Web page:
I can answer only your U.S. immigration question, not really the tax question. The only visa that I see as a possibility is the L-1A
visa since he does not want a green card. For the L-1A visa, it seems you have more than enough of investment and that he owns a company outside of the U.S. for more than one year will work. That company outside must continue to run and produce. He cannot let it die. So I think with that, he is an excellent candidate for the L-1A visa. Here is an official link:
With such a large investment, I would hire an attorney to make sure that everything is done correctly because the money must be invested and at risk before they will approve the visa. You can look for an attorney at www.ailalawyer.com.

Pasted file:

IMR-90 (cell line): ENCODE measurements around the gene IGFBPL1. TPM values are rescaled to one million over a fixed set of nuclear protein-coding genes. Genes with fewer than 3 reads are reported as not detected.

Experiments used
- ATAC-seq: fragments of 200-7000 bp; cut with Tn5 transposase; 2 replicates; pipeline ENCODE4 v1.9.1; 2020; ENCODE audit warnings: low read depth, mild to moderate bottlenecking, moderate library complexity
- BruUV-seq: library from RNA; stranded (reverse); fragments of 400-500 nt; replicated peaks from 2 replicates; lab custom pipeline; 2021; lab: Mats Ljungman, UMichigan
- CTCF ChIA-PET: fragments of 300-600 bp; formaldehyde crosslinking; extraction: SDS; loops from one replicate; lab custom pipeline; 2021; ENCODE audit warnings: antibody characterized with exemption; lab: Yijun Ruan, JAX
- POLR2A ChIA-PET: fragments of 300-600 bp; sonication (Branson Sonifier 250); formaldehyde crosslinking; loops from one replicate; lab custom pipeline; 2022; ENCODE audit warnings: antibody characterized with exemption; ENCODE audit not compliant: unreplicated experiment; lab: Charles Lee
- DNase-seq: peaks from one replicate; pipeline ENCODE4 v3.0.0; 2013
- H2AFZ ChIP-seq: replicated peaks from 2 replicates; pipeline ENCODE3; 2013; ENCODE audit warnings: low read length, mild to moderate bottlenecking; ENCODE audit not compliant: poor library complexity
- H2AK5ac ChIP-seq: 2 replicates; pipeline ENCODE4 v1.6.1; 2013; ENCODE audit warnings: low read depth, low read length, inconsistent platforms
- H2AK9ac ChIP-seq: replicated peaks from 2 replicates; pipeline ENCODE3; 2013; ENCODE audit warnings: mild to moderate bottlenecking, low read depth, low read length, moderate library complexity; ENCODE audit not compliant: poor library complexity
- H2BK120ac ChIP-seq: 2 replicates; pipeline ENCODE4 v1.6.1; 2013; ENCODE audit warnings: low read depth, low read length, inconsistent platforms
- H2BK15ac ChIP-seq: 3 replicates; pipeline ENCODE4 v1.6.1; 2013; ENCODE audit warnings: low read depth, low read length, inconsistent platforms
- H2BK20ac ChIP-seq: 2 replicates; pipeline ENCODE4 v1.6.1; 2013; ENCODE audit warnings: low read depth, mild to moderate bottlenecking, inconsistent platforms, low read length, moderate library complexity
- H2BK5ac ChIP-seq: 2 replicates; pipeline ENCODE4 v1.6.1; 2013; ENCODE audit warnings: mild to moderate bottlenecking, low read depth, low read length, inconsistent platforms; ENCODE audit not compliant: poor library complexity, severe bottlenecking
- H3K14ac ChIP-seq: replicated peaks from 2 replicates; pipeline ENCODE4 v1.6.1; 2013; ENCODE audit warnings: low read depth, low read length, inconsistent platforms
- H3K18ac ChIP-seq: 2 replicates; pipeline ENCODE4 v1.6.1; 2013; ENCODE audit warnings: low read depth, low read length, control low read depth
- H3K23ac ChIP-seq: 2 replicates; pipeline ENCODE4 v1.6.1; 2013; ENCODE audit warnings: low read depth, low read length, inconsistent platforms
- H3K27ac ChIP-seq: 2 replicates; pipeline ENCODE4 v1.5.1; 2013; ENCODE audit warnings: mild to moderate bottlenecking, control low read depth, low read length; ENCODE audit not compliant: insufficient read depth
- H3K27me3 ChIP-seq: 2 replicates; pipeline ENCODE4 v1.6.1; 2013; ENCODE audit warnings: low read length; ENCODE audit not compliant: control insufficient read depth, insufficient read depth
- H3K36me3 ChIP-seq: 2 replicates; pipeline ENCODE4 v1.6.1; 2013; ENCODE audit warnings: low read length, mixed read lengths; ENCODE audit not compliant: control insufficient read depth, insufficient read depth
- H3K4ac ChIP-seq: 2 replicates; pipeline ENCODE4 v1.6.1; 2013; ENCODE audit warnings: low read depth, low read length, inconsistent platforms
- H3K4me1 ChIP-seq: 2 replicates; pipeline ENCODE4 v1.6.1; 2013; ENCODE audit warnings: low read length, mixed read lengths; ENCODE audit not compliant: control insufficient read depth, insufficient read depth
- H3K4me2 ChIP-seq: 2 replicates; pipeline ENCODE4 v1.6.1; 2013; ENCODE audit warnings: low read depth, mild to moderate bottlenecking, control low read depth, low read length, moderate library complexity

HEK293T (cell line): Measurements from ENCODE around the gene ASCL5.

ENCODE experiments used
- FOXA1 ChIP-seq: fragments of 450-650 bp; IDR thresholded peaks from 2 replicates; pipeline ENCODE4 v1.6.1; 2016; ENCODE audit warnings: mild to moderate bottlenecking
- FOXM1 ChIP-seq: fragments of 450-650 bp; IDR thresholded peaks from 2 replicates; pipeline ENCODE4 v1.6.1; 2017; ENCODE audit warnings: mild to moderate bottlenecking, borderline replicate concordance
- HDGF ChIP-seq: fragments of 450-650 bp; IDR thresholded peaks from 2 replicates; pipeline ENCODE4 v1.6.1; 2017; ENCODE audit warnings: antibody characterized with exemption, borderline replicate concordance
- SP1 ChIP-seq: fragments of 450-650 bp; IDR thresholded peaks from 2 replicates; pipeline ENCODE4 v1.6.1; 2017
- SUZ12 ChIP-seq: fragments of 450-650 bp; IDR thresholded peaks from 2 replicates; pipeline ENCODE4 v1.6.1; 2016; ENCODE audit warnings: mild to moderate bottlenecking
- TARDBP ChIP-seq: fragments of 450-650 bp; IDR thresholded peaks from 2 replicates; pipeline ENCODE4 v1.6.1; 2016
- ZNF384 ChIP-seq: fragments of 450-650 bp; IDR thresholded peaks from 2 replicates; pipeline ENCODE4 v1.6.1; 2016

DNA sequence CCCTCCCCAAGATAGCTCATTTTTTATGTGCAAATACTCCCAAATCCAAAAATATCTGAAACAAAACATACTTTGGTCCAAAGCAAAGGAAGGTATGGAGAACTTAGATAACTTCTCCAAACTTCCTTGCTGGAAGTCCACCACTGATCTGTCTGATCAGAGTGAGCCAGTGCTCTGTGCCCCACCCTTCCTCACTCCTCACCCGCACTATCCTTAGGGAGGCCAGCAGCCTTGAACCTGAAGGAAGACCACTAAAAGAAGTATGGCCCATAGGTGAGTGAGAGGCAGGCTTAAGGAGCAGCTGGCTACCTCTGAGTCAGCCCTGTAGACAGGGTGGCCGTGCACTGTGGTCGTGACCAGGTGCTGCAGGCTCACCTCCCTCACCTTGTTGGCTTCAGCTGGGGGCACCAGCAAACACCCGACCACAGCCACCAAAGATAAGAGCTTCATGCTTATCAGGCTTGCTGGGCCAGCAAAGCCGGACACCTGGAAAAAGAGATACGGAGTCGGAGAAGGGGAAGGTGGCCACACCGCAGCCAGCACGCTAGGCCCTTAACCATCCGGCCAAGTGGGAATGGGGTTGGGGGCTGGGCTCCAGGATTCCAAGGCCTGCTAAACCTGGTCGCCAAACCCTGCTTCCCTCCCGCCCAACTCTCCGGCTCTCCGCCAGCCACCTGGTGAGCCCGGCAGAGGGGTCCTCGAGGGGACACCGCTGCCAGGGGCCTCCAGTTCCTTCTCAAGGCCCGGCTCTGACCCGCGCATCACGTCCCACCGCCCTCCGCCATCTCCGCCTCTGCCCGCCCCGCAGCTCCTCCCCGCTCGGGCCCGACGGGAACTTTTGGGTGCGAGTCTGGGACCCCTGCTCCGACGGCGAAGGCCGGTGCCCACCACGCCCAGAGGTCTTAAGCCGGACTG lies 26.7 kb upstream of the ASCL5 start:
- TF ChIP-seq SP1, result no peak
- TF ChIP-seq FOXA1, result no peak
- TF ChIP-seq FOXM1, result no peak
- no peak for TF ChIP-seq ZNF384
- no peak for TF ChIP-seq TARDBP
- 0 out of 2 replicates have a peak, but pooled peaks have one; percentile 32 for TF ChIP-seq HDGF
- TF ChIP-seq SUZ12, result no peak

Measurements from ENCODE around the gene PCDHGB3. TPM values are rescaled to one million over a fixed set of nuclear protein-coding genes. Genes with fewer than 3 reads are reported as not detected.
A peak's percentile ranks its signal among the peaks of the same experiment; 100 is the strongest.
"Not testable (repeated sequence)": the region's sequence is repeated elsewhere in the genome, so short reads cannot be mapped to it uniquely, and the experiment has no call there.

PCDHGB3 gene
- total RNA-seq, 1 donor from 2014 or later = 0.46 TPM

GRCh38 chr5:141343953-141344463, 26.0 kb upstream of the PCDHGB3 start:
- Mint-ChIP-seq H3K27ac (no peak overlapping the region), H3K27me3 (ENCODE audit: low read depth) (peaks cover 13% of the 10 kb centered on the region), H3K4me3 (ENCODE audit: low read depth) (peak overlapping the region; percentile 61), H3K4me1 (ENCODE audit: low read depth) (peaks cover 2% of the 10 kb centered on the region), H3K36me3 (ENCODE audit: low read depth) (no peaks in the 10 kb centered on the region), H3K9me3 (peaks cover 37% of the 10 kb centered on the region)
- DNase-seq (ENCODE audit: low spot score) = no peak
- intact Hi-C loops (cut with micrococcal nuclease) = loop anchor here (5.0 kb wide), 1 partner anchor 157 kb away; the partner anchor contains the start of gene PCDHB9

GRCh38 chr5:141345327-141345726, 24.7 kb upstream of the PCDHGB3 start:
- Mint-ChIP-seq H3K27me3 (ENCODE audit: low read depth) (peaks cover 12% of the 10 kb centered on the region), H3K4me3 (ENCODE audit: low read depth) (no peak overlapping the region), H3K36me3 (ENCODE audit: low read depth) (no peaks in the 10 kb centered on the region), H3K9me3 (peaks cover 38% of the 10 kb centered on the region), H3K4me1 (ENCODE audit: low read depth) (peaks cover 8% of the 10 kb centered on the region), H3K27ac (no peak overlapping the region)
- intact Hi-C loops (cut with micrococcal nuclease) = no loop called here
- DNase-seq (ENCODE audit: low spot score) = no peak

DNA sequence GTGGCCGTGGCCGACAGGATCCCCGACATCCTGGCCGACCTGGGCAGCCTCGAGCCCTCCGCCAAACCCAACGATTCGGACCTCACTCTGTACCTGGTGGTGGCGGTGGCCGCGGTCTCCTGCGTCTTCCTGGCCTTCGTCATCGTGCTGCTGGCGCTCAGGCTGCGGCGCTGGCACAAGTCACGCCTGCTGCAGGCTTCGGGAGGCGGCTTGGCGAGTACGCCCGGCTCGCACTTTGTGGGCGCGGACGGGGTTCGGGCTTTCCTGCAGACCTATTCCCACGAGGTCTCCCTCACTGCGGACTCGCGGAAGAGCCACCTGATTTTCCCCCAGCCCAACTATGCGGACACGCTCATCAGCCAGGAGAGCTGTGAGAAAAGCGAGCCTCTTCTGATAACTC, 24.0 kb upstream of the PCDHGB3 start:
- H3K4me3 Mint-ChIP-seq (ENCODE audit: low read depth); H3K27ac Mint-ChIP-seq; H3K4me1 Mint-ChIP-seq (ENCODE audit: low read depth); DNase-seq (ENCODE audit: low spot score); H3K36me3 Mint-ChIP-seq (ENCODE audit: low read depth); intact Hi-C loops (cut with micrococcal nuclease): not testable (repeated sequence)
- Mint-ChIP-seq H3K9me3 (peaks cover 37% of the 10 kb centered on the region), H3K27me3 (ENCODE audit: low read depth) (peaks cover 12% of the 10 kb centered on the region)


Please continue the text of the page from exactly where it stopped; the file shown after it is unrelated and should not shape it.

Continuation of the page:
As far as the tax question, I can answer that to be considered a "resident" for tax purposes (and you do not need a green card for this), it is 180 days or more of time spent in the U.S. Also, keep in mind that the investment visa is not only to invest money in the U.S. and create jobs in the U.S., but also to pay taxes in the U.S. As far as how else he can avoid paying taxes, that I cannot answer for you, BUT if a treaty exists between the U.S. and China in regards XXXXX XXXXX (and I am not sure if one does), then he would be able to avoid having to pay double taxes on this investment and income.
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